Not Valid for Submission
H26.4 is a non-specific and non-billable diagnosis code code, consider using a code with a higher level of specificity for a diagnosis of secondary cataract. The code is not specific and is NOT valid for the year 2022 for the submission of HIPAA-covered transactions. Category or Header define the heading of a category of codes that may be further subdivided by the use of 4th, 5th, 6th or 7th characters.
Specific Coding for Secondary cataract
Non-specific codes like H26.4 require more digits to indicate the appropriate level of specificity. Consider using any of the following ICD-10 codes with a higher level of specificity when coding for secondary cataract:
- CAPSULE OPACIFICATION-. clouding or loss of transparency of the posterior lens capsule usually following cataract extraction.
Information for Patients
A cataract is a clouding of the lens in your eye. It affects your vision. Cataracts are very common in older people. By age 80, more than half of all Americans either have a cataract or have had cataract surgery.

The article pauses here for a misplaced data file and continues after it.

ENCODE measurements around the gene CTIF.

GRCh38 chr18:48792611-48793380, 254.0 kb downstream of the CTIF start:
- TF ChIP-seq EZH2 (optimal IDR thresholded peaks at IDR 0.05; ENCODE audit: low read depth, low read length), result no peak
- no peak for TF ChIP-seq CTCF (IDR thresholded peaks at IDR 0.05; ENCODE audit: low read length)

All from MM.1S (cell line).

A cataract can occur in either or both eyes. It cannot spread from one eye to the other. Common symptoms are
- Blurry vision
- Colors that seem faded
- Glare - headlights, lamps or sunlight may seem too bright. You may also see a halo around lights.
- Not being able to see well at night
- Double vision
- Frequent prescription changes in your eye wear
Cataracts usually develop slowly. New glasses, brighter lighting, anti-glare sunglasses or magnifying lenses can help at first. Surgery is also an option. It involves removing the cloudy lens and replacing it with an artificial lens. Wearing sunglasses and a hat with a brim to block ultraviolet sunlight may help to delay cataracts.
NIH: National Eye Institute
[Learn More in MedlinePlus]